The Doctor Is In: Baby helmet therapy on the rise

9407713 - a baby girl with an orthopedic helmet smiles for the camera
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WAUSAU, Wis., (WSAW)-- More and more often, we are seeing infants being treated with cranial therapy.

Helmet therapy, or the use of a cranial orthosis, is a type of treatment prescribed for infants to help correct the baby's skull shape.

Sometimes after child birth a baby's head comes out during delivery looking a little funny or cone-like but that shape usually adjusts within a few days of birth.

Another cause for treatment could depend on how your child lays in their crib, or laid inside your uterus. According to Marshfield Clinic, one side of their head may develop a flat spot. A flat head doesn't hurt the child's brain development, but may require a helmet to fix the shape.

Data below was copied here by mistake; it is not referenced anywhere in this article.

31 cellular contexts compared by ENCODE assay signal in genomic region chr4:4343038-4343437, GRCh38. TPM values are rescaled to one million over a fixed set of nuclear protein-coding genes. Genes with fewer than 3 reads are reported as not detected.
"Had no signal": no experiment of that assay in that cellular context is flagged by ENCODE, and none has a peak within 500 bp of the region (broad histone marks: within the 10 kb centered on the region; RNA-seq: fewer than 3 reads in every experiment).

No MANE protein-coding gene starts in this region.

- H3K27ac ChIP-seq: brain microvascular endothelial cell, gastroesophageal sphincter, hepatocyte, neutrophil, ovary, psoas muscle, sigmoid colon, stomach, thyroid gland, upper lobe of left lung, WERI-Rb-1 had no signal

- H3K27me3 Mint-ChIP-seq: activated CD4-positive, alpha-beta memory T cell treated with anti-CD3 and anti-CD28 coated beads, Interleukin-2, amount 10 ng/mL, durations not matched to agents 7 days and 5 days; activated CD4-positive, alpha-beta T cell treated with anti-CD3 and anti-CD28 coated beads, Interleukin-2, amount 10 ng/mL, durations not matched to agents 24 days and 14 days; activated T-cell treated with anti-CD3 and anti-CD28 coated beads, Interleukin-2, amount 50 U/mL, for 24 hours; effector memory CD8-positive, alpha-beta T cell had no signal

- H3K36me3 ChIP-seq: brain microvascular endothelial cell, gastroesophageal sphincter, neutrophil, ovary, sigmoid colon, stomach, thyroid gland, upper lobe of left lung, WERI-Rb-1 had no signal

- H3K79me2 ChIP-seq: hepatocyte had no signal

Although it's recommended for a newborn to sleep on their back to reduce the risk of sudden infant death syndrome, Allen suggests switching your baby's position throughout the day and allowing plenty of tummy time.

Around four to six months, if your child's head is still flat, your physician may propose wearing a helmet. The helmet's mold gradually changes during this process to form the proper head shape. Depending on your child's age, a helmet is typically worn for six months.

The helmets are usually worn for about 23 hours a day, only taken off for bathing and cleaning.